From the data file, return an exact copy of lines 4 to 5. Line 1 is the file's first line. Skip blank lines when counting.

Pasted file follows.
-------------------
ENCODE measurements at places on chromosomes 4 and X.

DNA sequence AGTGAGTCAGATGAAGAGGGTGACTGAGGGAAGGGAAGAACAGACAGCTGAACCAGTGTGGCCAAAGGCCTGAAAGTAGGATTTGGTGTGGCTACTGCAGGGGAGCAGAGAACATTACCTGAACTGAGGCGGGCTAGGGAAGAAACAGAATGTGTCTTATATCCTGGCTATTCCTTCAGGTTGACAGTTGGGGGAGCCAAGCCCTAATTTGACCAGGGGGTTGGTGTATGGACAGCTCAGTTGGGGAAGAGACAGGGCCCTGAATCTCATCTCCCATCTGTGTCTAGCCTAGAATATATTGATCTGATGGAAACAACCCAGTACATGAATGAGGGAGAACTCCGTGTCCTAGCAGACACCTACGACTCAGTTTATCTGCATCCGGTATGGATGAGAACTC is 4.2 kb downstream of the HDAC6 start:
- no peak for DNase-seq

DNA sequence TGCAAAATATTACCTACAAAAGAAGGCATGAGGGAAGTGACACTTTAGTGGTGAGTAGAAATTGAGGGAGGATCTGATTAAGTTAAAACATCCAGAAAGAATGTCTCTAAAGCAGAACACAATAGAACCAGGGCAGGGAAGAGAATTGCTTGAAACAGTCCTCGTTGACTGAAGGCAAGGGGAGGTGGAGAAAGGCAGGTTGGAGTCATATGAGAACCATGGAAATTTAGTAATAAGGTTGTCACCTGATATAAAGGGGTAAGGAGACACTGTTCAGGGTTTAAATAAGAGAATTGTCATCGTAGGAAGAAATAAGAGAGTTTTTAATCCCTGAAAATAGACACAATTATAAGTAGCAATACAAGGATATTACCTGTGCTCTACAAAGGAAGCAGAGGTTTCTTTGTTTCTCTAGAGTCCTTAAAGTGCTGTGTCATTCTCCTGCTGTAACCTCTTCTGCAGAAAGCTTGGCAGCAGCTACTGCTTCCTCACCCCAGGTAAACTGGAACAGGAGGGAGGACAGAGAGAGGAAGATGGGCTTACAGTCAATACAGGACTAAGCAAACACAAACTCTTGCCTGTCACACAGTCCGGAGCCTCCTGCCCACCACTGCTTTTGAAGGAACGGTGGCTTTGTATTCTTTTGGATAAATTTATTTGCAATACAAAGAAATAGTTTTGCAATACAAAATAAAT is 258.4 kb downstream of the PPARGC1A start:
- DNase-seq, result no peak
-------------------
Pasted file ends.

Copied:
DNA sequence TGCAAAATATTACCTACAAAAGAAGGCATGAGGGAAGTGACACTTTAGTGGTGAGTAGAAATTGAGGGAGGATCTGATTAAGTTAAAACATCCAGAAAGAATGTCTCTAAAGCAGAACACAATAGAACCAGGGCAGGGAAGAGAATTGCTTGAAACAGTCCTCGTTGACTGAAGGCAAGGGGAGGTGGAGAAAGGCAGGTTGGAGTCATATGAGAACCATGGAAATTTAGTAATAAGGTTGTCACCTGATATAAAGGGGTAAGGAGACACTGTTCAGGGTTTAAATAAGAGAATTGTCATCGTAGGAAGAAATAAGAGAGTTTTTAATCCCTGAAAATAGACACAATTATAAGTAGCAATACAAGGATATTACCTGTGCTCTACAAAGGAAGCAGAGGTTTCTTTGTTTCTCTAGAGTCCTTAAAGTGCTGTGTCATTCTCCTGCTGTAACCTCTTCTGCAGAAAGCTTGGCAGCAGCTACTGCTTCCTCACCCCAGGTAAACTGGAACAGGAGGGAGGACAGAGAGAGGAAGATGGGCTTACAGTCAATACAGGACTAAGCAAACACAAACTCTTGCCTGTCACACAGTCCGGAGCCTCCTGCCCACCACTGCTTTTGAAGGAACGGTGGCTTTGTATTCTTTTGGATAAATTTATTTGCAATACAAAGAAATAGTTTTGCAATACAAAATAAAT is 258.4 kb downstream of the PPARGC1A start:
- DNase-seq, result no peak